Even though there was an understanding of intrapsychic properties thanks to Sigmund Freud and the psychoanalytic literature in general, Schwartz’s work helped to understand the interactions and associations between the intrapsychic properties. According to Schwartz, with proper professional interventions, we can operate on and restore these intrapsychic familial relationships. The main goals of IFS can be listed as Distinguishing the Self from the other members of the intrapsychic family and establishing trust within the Self, unburdening the extreme roles, and balancing and reconciling the parts of the inner world. At the end of IFS therapy, the client comes into a state of a balanced and synchronised inner system that is regulated by the Self. IFS therapists promote empowering the Self so that you can learn to coordinate harmony and become your own counsellor and healer.
The Self is conceptualised as the core of who we are. Some of the positive attributes of the Self are: “Confidence, calmness, wisdom, compassion, connectedness, leadership and perspective”. The Self is an invisible part, it is the over-I which is the part that merely observes and witnesses. What Schwartz conceptualised as the Self can sound very similar to spiritual practitioners from various traditions. Many spiritual traditions involve a concept like this with different names such as the soul, Atman, Dharma or Qalb.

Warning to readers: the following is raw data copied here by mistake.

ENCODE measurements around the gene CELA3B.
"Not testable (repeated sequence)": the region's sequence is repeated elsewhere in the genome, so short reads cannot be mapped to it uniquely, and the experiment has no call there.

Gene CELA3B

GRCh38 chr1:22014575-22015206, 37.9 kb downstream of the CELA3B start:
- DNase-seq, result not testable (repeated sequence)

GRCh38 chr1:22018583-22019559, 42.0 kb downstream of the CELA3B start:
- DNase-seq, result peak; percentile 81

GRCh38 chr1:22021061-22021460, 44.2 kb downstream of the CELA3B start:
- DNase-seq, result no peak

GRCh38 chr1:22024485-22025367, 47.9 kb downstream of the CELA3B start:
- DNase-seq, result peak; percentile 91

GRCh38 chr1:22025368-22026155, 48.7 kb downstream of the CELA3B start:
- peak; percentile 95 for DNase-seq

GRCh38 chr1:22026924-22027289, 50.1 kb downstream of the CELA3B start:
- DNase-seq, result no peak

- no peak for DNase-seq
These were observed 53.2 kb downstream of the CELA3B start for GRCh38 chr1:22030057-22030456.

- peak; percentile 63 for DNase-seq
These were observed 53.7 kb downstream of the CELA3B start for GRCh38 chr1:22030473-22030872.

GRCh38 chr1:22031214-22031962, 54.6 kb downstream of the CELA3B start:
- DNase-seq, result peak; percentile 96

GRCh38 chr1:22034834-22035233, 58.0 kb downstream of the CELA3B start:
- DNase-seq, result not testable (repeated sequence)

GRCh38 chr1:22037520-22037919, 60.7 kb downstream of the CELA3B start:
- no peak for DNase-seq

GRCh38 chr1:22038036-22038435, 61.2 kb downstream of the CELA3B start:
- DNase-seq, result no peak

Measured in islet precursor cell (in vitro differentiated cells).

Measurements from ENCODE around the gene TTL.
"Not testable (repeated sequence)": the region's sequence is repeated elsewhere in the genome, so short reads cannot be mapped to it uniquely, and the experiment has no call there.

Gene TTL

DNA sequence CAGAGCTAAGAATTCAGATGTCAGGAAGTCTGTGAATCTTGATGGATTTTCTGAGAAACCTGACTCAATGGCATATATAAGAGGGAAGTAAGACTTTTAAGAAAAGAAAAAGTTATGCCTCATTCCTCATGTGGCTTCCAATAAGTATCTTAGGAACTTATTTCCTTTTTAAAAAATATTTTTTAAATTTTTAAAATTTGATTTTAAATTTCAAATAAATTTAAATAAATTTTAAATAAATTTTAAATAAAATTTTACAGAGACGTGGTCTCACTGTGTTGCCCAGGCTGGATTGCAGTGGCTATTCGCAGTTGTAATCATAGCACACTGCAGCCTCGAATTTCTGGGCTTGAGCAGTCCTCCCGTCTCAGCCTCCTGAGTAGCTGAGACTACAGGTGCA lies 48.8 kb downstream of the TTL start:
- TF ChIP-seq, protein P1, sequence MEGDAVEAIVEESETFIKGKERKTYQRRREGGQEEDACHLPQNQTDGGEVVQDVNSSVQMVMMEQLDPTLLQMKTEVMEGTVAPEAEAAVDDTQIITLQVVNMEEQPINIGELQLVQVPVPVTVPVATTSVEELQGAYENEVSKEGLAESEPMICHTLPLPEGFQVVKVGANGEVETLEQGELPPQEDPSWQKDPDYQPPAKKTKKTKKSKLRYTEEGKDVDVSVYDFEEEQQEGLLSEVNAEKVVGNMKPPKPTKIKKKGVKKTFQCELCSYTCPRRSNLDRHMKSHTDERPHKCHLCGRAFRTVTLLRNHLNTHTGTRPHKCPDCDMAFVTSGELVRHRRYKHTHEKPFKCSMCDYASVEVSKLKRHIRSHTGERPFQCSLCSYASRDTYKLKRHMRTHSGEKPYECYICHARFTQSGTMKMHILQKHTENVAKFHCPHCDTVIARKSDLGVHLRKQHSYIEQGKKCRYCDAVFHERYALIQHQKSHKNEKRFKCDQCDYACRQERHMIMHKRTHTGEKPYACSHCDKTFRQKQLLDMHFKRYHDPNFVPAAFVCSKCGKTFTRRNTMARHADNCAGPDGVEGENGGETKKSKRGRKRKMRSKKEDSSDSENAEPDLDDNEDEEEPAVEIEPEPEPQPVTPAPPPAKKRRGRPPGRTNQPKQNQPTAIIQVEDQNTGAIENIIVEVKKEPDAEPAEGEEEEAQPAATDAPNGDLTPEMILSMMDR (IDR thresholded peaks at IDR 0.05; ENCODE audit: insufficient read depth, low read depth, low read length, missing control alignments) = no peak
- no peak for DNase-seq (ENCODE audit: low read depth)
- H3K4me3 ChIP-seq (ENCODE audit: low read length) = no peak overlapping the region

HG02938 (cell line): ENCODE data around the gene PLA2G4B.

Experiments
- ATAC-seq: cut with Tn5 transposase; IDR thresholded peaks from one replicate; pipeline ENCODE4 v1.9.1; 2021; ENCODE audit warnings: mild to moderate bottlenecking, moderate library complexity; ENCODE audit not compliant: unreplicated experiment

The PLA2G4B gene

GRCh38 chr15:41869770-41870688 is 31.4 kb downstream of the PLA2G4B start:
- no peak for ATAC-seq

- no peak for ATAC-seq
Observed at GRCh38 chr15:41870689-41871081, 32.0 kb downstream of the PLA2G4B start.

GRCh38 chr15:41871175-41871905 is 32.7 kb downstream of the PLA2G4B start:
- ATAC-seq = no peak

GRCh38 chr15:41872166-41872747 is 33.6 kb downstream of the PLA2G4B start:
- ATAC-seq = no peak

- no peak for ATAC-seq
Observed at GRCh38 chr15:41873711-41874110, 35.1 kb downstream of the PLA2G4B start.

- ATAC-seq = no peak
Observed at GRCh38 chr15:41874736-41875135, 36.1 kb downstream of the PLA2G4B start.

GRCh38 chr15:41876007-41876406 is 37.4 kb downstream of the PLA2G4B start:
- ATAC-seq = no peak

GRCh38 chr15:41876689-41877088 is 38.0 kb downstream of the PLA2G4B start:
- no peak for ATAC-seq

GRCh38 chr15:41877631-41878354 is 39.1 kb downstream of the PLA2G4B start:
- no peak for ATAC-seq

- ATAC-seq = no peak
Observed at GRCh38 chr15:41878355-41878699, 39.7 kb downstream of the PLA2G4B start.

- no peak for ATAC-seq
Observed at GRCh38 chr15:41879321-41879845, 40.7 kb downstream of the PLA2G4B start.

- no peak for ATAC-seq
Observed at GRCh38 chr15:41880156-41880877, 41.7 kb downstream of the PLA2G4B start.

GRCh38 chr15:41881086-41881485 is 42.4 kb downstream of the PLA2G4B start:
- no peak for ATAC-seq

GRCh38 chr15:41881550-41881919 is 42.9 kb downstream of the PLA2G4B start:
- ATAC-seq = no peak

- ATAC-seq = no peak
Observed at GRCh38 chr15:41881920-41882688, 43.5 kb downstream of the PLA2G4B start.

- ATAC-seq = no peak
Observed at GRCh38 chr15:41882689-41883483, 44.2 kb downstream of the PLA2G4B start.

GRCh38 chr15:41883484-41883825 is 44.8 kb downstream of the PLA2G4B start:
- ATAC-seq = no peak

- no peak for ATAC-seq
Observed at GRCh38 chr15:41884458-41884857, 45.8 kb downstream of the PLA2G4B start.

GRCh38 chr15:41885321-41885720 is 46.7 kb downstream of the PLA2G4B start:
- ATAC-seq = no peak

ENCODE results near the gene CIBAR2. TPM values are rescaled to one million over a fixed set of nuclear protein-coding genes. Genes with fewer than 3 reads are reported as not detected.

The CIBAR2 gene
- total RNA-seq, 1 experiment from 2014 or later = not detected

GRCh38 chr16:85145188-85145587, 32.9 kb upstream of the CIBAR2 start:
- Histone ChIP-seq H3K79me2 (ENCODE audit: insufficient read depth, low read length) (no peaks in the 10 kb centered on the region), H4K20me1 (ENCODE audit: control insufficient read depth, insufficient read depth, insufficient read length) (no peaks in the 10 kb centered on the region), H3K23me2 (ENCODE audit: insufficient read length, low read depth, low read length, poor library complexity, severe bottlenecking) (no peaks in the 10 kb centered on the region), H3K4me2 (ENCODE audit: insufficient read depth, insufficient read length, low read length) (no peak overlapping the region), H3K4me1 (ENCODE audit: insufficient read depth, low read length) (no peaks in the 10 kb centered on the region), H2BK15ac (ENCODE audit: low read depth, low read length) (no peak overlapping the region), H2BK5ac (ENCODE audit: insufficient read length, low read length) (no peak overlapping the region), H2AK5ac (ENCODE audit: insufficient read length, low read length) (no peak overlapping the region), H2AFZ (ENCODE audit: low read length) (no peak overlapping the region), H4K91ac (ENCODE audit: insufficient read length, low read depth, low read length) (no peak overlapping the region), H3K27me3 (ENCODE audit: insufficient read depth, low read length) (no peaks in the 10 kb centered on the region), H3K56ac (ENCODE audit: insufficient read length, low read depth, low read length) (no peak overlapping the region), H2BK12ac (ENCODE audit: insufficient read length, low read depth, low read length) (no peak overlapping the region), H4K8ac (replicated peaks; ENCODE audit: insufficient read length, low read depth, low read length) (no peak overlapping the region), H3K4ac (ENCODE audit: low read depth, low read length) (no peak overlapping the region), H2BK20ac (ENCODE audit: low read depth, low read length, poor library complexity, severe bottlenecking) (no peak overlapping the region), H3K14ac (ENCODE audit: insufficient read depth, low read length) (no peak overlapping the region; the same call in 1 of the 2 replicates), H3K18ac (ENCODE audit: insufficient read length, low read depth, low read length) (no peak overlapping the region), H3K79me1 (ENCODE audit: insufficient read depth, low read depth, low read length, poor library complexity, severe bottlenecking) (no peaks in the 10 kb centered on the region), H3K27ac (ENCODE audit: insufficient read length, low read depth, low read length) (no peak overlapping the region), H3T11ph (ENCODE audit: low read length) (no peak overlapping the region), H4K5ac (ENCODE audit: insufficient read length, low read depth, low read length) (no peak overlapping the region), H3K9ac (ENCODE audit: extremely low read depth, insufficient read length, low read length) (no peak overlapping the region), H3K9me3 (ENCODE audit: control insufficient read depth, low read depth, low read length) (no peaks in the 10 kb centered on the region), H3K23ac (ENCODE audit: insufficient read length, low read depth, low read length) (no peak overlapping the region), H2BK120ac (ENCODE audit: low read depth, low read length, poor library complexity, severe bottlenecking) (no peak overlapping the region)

Aside from the Self, Schwartz conceptualised three types of sub-personalities: Exiles, managers and firefighters. Managers and firefighters together are called protective parts. These sub-personalities are in a war with each other and with the Self.
Let’s take a closer look at the family in our psyche: